Red herring or not, park closure vote delayed while supes seek police input

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Sups. Scott Wiener (left) and Eric Mar talk as the board considers the park closure bill.
Reed Nelson

There is only one police chief in this town, and no law regarding the usage of public parks shall pass without him. Or so they said yesterday when Sup. Scott Wiener continued for a week consideration by the Board of Supervisors of his controversial proposal to close the city’s parks and plazas at night.

Wiener – champion of the legislation that homeless advocates say specifically target the City's homeless population — motioned for continuance on the hotly contested agenda item after Police Chief Greg Suhr was unavailable to discuss how the measure might be enforced. The motion was seconded by Sup. Malia Cohen and passed without objection. 

But the continuance request means that Wiener will have to deal with what he calls an "epidemic of vandalism" for another week as well. The legislation would amend the “Park Code to establish hours of operation for City parks from 5am to midnight, with certain exceptions; and make environmental findings." 

"It's long been illegal to sleep or camp in parks," said Sup. Wiener. "[Police] don't need another law." 

"This. Is. About. Vandalism," Recreation and Parks Department General Manager Phil Ginsburg told the Guardian. "The homeless won't be thrown out. The laws are already on the books, man."

And while Wiener and those in the RPD have continued their insistence that that the legislation was written explicitly to target late-night vandalism, illegal dumping, and other nefarious activities not related to homelessness, opposition to the legislation say it's "red herring" legislation that, on its face, claims to combat vandalism, but underneath is actually a bill targeting the homeless.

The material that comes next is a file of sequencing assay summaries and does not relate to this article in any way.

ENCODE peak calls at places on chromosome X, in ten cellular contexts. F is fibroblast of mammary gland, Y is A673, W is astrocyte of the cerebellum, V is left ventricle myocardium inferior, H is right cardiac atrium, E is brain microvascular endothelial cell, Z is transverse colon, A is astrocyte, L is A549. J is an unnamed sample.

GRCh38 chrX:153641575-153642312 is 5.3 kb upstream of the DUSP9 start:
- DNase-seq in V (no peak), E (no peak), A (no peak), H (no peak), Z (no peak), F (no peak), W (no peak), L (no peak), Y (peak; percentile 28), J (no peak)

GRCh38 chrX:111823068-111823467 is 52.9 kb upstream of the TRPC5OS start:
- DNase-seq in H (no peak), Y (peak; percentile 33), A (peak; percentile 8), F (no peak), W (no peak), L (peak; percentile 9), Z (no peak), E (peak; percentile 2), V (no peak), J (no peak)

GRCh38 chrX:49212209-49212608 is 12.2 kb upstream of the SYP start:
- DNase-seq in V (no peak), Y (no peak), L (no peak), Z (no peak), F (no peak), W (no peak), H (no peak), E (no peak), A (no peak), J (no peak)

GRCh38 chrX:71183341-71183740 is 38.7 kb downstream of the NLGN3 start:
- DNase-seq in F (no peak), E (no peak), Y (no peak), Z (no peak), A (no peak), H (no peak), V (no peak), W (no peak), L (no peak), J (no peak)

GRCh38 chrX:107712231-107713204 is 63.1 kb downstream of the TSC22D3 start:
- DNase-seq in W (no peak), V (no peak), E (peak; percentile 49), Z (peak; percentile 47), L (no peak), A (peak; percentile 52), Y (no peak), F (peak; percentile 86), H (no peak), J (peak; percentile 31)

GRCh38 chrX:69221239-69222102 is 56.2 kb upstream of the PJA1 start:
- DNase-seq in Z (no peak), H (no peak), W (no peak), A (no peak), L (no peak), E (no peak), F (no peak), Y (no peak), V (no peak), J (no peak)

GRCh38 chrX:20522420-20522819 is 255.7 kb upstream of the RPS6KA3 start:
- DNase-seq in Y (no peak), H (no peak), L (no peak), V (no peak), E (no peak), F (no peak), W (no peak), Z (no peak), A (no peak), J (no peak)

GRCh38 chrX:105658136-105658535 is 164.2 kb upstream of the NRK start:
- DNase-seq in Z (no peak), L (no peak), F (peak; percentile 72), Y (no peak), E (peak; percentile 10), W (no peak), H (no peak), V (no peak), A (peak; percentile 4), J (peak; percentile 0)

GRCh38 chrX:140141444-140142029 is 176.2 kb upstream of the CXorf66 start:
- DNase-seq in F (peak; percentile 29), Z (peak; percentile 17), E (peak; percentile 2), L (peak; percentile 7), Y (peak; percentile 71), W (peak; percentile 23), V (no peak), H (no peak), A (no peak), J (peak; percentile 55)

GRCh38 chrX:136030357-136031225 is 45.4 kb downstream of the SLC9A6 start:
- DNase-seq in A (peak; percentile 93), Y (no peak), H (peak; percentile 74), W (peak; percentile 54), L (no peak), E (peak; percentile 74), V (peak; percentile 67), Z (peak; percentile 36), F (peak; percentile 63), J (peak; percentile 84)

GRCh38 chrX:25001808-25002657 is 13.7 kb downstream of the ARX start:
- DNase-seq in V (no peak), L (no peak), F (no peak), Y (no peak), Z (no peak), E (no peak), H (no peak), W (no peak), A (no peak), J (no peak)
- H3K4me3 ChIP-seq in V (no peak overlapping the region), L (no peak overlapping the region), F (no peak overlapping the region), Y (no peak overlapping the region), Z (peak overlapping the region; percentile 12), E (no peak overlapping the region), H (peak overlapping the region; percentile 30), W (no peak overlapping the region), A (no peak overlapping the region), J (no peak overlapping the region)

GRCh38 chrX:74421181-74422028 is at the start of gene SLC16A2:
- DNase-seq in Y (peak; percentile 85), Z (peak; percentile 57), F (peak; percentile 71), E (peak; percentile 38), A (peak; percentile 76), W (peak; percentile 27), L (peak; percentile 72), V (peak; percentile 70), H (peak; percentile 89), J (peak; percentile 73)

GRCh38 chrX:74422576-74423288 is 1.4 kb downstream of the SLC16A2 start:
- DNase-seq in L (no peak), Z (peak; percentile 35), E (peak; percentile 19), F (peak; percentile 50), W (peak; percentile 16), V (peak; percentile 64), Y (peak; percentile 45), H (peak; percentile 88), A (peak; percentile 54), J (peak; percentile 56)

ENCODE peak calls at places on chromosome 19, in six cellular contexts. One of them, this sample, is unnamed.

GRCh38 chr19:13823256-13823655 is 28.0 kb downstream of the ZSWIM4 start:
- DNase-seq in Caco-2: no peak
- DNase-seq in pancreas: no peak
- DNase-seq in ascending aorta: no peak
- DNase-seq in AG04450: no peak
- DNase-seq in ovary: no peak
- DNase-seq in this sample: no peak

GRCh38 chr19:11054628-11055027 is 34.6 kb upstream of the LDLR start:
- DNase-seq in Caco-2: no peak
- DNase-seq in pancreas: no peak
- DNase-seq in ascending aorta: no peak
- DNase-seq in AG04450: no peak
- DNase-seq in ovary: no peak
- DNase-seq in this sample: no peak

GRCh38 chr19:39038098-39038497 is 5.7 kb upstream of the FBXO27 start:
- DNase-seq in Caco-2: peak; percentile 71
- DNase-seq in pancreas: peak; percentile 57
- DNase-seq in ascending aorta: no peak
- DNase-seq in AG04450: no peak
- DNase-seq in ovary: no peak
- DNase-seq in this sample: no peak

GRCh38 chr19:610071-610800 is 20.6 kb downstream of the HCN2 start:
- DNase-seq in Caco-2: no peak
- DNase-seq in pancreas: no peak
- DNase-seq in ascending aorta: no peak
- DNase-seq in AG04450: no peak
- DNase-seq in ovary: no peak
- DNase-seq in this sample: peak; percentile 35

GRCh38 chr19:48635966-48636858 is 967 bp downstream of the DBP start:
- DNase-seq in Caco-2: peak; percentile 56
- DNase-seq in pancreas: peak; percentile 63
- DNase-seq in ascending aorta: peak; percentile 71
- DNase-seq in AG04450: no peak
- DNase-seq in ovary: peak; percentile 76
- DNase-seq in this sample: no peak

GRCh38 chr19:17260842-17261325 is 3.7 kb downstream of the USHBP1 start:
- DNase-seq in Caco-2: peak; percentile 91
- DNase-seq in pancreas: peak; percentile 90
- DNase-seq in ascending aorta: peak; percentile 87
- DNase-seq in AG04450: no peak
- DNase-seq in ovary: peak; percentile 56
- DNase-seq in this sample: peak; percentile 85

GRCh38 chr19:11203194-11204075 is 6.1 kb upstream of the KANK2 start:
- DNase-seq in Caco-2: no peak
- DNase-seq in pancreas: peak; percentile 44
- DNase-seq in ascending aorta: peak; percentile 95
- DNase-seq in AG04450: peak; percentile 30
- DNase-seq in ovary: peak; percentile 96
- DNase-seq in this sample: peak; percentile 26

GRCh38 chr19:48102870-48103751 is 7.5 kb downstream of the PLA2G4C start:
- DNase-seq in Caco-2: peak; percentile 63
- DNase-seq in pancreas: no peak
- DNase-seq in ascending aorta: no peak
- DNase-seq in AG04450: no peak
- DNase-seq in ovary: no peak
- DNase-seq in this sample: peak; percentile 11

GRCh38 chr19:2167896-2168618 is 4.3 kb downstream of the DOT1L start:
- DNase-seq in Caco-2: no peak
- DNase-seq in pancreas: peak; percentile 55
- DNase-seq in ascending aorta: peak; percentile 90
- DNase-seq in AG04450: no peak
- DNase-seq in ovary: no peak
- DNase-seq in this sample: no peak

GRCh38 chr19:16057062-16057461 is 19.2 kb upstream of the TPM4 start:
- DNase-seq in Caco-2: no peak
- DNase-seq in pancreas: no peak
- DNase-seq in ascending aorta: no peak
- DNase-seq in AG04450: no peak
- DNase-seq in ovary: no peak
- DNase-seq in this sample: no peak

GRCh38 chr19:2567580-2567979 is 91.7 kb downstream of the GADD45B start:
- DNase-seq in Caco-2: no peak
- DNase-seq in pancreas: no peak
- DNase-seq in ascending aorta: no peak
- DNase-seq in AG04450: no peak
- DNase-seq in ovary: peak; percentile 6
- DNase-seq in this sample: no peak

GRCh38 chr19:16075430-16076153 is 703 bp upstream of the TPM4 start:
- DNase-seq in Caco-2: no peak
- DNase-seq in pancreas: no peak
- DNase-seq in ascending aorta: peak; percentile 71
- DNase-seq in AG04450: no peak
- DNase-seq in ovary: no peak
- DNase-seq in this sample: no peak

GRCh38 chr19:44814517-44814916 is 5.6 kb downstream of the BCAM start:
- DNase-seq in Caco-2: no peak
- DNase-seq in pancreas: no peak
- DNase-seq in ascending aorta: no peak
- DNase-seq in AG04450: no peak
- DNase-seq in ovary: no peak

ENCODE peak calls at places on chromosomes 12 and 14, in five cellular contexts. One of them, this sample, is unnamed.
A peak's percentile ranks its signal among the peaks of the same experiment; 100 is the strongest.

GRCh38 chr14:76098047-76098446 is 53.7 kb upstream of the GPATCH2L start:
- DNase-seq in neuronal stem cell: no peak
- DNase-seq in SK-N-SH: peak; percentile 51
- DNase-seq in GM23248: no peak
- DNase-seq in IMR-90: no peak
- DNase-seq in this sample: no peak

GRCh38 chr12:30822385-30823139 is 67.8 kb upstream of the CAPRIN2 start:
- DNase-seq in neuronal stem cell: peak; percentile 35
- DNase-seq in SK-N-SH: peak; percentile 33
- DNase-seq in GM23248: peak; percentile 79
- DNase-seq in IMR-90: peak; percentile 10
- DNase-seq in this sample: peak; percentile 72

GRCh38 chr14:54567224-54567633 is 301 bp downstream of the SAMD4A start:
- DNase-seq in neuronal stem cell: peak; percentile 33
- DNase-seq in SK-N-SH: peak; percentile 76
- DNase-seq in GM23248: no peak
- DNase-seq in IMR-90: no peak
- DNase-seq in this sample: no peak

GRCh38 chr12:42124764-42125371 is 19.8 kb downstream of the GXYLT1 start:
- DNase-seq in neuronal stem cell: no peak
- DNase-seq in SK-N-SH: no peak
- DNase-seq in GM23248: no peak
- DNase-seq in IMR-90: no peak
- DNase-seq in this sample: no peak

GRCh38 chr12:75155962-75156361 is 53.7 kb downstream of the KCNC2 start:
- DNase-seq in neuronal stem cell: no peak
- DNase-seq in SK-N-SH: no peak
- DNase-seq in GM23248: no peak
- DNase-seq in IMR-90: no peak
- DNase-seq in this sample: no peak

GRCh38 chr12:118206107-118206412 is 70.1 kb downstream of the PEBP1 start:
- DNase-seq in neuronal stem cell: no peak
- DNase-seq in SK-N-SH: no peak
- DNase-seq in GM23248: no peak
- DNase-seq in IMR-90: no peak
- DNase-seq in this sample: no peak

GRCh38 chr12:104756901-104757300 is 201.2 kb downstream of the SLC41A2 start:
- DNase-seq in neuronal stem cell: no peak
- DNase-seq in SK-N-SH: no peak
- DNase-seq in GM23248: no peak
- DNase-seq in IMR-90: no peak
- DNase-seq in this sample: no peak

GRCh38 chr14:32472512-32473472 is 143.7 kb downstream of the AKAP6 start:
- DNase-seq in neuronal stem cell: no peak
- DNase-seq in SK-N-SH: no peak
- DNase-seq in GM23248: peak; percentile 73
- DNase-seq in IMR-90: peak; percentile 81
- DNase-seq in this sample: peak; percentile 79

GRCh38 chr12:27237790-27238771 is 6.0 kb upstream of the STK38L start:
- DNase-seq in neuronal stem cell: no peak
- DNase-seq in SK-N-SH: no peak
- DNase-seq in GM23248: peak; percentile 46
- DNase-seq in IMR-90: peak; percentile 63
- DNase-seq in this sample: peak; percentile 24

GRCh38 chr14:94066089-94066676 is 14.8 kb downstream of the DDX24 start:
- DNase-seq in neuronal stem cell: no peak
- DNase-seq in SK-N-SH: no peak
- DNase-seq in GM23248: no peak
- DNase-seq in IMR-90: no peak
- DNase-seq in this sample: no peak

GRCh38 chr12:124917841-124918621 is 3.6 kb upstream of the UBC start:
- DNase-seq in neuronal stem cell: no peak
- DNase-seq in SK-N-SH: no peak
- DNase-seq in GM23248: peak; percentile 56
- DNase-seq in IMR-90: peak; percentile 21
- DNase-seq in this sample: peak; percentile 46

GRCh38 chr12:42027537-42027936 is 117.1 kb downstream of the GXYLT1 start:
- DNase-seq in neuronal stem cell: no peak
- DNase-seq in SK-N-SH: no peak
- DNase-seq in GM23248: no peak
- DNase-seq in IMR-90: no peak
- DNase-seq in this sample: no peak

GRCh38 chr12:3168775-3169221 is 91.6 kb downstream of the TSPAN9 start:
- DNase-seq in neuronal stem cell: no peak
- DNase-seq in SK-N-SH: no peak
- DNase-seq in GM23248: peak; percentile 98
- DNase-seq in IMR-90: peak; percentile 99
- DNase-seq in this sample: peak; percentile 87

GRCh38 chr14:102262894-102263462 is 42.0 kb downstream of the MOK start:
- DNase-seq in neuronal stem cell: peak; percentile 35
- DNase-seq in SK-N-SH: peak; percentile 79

Wiener disagrees with this stance, however, and actually called the argument made by the legislation's opposition — that the bill is a "red herring" ostensibly aimed at vandalism, but that really targets the homeless — a "red herring" as well. A red herring, historically, is a distraction. It's a Trojan Horse, a magician's assistant, a tool designed to confuse and obfuscate actual information or intent. 

It is a term that first found a foothold in the hunting world, but made it's transcendental leap into the world of politics. Politicians have employed the use of "red herrings" in the past. But why would a group called the Coalition on Homelessness actually support vandalism, as the supervisor's "red herring" comments would suggest?

When this fact was pointed out, Wiener told the Guardian that he "wasn't going to speculate." (And neither will we, at least as to why the supervisor chose to use the phrase "red herring" to describe the COH's argument in the first place.)

But regardless of rhetoric, next week's vote promises to be close. COH Executive Director Jennifer Friedenbach told the Guardian last week that she had the support of the four most progressive supervisors — John Avalos, Jane Kim, David Campos and Eric Mar — and needed just two of the three swing votes to shoot down the legislation. Those three undecided votes rest in the hands of Sups. London Breed, Katy Tang and Norman Yee.

"This is going to be a close vote," said Wiener.

But a vote that will have to wait a week.